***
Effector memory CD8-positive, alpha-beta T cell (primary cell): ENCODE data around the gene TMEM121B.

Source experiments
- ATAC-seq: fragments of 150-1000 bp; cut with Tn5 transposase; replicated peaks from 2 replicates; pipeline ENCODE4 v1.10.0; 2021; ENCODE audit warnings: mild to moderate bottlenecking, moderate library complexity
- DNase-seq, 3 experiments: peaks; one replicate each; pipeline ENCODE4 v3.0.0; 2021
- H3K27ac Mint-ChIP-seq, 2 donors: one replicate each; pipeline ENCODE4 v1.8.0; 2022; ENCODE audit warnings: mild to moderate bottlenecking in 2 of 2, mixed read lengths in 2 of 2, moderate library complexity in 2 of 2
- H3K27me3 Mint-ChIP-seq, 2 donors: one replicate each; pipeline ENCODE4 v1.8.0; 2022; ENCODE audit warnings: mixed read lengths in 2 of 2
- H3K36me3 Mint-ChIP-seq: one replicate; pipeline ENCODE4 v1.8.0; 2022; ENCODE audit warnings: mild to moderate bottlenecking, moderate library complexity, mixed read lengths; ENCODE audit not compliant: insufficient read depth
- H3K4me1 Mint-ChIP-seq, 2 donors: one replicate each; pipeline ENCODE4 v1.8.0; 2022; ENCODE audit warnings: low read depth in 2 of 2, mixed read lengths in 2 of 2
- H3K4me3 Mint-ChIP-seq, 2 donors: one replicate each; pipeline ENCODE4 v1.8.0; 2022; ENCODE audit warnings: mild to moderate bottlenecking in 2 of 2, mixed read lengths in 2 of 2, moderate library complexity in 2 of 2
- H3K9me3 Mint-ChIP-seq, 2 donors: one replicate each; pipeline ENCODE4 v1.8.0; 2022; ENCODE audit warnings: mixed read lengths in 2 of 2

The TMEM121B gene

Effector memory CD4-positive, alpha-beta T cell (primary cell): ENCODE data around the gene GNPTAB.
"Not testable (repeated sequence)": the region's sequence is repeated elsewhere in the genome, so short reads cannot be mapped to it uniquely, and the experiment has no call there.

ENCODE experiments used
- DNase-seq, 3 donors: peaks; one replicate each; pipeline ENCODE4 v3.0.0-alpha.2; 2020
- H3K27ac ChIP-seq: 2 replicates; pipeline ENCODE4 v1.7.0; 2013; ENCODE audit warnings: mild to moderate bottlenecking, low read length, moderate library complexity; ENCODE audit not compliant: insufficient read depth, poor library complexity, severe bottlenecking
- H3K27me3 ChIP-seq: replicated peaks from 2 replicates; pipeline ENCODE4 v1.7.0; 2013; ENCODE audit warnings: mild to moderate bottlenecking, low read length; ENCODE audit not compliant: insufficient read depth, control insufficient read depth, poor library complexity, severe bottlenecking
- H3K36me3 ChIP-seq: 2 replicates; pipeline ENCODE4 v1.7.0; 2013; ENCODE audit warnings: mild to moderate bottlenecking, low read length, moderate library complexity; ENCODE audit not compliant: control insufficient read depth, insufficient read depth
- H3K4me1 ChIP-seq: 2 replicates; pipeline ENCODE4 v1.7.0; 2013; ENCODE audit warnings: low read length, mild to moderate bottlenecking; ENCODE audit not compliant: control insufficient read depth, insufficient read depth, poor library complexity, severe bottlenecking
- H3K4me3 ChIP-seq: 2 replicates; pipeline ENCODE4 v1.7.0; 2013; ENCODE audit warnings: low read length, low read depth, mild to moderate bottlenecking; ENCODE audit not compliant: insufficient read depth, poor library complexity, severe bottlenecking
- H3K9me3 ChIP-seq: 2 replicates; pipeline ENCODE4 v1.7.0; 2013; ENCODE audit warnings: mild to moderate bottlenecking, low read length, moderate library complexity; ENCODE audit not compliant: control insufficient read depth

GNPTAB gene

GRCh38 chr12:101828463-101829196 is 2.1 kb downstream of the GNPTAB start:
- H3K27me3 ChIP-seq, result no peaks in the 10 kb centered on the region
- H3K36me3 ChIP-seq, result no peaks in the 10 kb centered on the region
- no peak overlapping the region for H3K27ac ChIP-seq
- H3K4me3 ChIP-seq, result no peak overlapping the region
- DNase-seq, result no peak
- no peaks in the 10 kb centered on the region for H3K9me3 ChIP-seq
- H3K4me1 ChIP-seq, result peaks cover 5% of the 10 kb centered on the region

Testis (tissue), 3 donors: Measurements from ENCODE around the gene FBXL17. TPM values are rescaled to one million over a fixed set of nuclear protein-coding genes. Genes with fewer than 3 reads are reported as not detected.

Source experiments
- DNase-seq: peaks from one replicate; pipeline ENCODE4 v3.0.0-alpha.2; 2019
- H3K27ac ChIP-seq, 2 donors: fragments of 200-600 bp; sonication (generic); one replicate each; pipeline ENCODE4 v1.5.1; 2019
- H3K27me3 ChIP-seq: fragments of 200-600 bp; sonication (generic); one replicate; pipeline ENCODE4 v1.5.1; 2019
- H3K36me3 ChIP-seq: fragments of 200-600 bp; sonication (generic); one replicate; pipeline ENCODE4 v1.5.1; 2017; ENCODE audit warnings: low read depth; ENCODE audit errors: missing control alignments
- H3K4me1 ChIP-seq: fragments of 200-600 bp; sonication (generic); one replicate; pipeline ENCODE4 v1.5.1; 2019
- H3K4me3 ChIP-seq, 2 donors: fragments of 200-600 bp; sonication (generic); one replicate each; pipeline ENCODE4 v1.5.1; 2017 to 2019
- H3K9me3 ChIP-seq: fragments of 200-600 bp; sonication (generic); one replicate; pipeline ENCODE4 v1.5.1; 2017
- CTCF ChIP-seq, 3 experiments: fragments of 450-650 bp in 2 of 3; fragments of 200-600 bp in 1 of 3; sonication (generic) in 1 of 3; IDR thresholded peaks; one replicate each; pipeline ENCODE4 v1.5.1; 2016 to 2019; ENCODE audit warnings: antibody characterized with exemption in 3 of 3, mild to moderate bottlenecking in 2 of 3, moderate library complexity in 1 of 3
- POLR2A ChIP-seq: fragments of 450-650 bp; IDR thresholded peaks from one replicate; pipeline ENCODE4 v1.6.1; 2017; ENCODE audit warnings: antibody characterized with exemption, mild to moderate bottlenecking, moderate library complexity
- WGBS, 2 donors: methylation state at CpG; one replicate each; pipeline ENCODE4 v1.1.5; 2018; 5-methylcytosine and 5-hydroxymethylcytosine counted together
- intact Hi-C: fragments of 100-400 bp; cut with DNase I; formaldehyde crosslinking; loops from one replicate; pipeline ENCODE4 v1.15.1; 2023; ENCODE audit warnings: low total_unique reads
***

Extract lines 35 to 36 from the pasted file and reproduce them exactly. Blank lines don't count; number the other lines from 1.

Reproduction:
- H3K27me3 ChIP-seq: fragments of 200-600 bp; sonication (generic); one replicate; pipeline ENCODE4 v1.5.1; 2019
- H3K36me3 ChIP-seq: fragments of 200-600 bp; sonication (generic); one replicate; pipeline ENCODE4 v1.5.1; 2017; ENCODE audit warnings: low read depth; ENCODE audit errors: missing control alignments